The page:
How Wendy's sells fresh, never-frozen hamburgers online

Dries interviews Mike Mancuso from Wendy's

During the Innovation Showcase at Acquia Engage, I invited Mike Mancuso, head of digital analytics at Wendy's, on stage. Wendys.com is a Drupal site running on Acquia Cloud, and welcomes 30 million unique visitors a year. Wendy's also uses Acquia Lift to deliver personalized and intelligent experiences to all 30 million visitors.

In the 8-minute video below, Mike explains how Wendy's engages with its customers online.

For the occasion, the team at Wendy's decided to target Acquia Engage attendees. If you visited Wendys.com from Acquia Engage, you got the following personalized banner. It's a nice example of what you can do with Acquia Lift.

Wendy's used Acquia Lift to target Acquia Engage attendees on their website

As part of my keynote, we also demoed the next generation of Acquia Lift, which will be released in early 2019. In 2018, we decided that user experience always has to come first. We doubled our design and user experience team and changed our product development process to reflect this priority. The upcoming version of Acquia Lift is the first example of that. It offers more than just a fresh UI; it also ships with new features to simplify how marketers create campaigns. If you want a preview, have look at the 9-minute video below!

Forty

Fortieth birthday coffee mug

Today I turned forty. This morning, Axl and Stan surprised me with coffee in bed, served in a special birthday mug that they created.

When getting ready for a birthday party this weekend, I shaved not only my beard, but also my nose and ear hair. It sums up turning forty nicely.

Much of the things they say about turning forty are true: getting adequate sleep has become a priority, you no longer recognize celebrities in magazines, forgetfulness starts to become a bigger issue, and when you bend down to pick something up, there is no guarantee that you'll make it back up.

I can't complain though. On days like today, when looking back at the previous decade, I'm reminded how lucky and privileged I am.

Much like I hoped I would when I turned thirty, I have accomplished a lot in my thirties — both personally and professionally.

Drupal, Acquia and Open Source have been at the center of my professional career for the last decade and it has changed my life in every way. I'm lucky that my work gives me so much purpose. My desire to create, build, sustain and give back is as strong as before — there is not much more I'd want professionally.

Throughout the past ten years, I've also accomplished a lot of personal growth. I smile thinking how I have become more generous with my "I love you"s. I've gained not just weight, but also a kind of resiliency and perspective that enabled me to better deal with criticism, conflict or setbacks at work. I've learned not to sweat the small stuff and I take pride in acting with integrity on a consistent basis. From that point of view, I look forward to growing up more.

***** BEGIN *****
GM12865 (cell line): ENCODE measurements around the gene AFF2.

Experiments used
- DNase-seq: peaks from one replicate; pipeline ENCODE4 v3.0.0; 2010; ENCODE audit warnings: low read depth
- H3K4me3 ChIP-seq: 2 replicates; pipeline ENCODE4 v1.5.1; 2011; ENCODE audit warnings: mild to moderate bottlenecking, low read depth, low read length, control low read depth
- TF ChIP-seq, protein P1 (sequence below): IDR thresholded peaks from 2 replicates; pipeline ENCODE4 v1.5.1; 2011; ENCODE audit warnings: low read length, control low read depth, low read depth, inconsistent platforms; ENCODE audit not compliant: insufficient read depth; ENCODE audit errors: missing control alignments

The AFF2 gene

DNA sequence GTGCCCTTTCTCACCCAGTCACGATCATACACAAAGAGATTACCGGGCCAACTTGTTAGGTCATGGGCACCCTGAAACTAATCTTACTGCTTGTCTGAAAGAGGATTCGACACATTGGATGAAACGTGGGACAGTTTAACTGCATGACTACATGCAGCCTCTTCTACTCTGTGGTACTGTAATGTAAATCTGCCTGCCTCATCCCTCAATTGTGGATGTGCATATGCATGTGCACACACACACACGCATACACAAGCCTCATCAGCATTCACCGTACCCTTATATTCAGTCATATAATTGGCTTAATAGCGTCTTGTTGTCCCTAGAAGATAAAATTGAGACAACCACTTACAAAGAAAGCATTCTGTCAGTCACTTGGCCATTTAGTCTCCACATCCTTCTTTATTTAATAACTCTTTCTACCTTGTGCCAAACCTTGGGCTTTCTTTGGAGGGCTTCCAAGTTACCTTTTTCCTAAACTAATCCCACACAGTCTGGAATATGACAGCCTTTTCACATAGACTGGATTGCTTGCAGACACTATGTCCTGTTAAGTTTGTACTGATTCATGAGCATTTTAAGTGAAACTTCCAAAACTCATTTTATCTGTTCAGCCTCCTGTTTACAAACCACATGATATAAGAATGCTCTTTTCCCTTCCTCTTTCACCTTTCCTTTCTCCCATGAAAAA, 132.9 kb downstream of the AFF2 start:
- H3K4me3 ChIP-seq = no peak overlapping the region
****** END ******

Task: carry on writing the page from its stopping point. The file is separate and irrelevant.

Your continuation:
I've seen more of the world in the last ten years than in the first thirty combined. My wanderlust continues to grow and I look forward to exploring more of the world.

I've also been writing on this blog throughout the past decade. That might sound odd to call out on a day like today, but it's an accomplishment to me. My blog could have faded away like most blogs do, but it hasn't. It is one of my longest running projects and a highlight of my thirties. Blogging has made me a better communicator and a more critical thinker. It touches me that some people have been reading my blog for over a decade, and have followed me throughout my thirties. Thanks for sticking with me!

Entering my forties, part of me has zero desire to slow down, while another part of me wants to find more time to spend with Vanessa, Axl, Stan, family and friends. By the time I'll be fifty, Axl and Stan will likely be in college and might have moved out. There is nothing more satisfying than spending time with loved ones, yet it is so hard to pull off.

Acquia Engage 2018 keynote

A photo of an Acquia billboard at the Austin airport
When Acquia Engage attendees arrived at the Austin-Bergstrom International Airport for Acquia Engage 2018, they were greeted by an Acquia display.

Last week, Acquia welcomed more than 600 attendees to the fifth annual Acquia Engage Conference in Austin, Texas. During my keynote, my team and I talked about Acquia's strategy, recent product developments, and our product roadmap. I also had the opportunity to invite three of our customers on stage — Paychex, NBC Sports, and Wendy's — to hear how each organization is leveraging the Acquia Platform.